Hello From Farm Country In The Beautiful Northwest

The photo above is of the Columbia Hills taken on my first round of the day. It's looking north from the Brown place and was taken in the spring a few years ago.

Admittedly this is a bit of over kill, but I already have the server space and it provides a forum that I can toss in a few photos. But mostly, it's the fun I've had doing it, that's the important part.

placeholder imageThis is me holding a bobcat kitten that we rescued (at about 4 weeks old) last summer. We would've really liked too have raised her outside with the rest of the cats,(she would have been an awesome companion around the farm) but our place is too close to a traveled road and we feared someone would shoot her for sport or for her pelt. She was much to precious for something like that to happen. So after a couple of weeks of nursing her back to health, we reluctantly gave her up to a wild life relocating agency. These people will raise her wild and release her in the mountains in Idaho next spring.

I live in farm country in the foot hills of the Cascades about 20 miles placeholder imageor so out of the city limits of The Dalles Oregon. The agriculture here produces a large variety of fruits, vegetables and grains.The area I live in, is amongst fields of winter wheat and sweet cherrie orchards along with apple, peach, apricot and pear orchardsplaceholder image too. Yup.... I eat plenty of fruit. In the last few years grapes have become popular and world class wineries are popping up all over in the area. The NW is placeholder imagebeautiful country (topography with contrast) and I feel fortunate to live here. The day I arrived here in the Gorge, I knew I'd never leave.

Before Pete retired 4 years ago and his son took over the place, I worked for Peteplaceholder image when I wasn't haying. When I started with Pete 20 years agofarming was done with caterpillars (D-fives and D-sixes) because the fields were plowed and they where the only type of tractors that would stick to the hillsides. Today the farms are 2, and in most cases, 3 times the size and the tractors require placeholder imagethree times the horsepower to pull the big no till drills placeholder imagearound the field. The 480 HP Case IH Quadtrac (if one can afford it) is the tractor of choice. The smaller operators use the caterpillar challengers or still using the old steel trackers. The combines used for harvesting wheat have been modified for hillsides and are expensive. One can easily drop over 300 grand on a new machine, more on a higher capacity machine!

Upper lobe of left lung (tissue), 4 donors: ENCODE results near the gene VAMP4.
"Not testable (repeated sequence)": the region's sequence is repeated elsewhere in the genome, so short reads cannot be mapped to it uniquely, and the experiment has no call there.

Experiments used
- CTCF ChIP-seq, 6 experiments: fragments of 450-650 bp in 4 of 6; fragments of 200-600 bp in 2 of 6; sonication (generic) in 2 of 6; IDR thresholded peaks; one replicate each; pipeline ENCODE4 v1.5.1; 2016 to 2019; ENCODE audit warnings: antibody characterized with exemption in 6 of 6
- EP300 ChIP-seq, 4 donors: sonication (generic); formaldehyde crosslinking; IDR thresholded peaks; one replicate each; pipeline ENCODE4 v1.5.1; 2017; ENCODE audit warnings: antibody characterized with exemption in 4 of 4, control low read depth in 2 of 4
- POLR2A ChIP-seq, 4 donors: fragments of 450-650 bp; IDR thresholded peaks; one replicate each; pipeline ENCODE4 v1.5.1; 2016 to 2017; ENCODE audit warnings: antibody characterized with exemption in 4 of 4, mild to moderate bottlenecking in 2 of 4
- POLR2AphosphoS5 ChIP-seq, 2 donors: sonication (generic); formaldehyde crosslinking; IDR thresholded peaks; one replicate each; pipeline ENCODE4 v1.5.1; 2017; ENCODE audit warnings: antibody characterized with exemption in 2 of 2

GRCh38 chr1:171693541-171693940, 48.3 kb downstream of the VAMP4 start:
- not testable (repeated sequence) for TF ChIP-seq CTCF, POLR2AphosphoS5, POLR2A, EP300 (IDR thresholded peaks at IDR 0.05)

During most of the 60's and 70's, I was pretty mobile and worked at many different types of employment including a variety of jobs in the area of home and commercial construction, equipment operator in road construction, truck driver. I worked as a geophone placement engineer (jug husseler) on a seismograph crew in the Dakotas. Different factory jobs in the Minneapolis/Saint Paul area and one of the more interesting jobs, working at a foundry (where I learned to make molds and to cast iron) In the oil field in Gillette Wy. and as an autobody/frame technician and painter in Rapid City, Lemmon and Encinitas, Cailf. My best bud in California was a custom car painter we all called Smilely. Smilely and I teamed up and won a couple of throphies in a couple of local car shows in Escondito.

Smilely lived rent free in a small condemed house on some acerage in the hills with his wife and two kids. The house looked like the condemned house it was on the outside, but he had turned the interior into a work of art using his talents and materials donated or salvaged (or borrowed?) from the condos and track homes going up all around him. The owner of the property lived in L.A. and was glad to have him there to keep an eye on things, and to run off any other squatters. Smilely was just one of the many unusual and unique people I've become acquainted with over the years.

In 1975, I started farming with my Dad and stayed with that until Jimmy Carter destroyed the export wheat market. I Quit farming about then and helped Les Wolff in Lemmon start his successful tire and alignment shop where I rebuilt suspensions, did wheel alignments and built exhaust systems.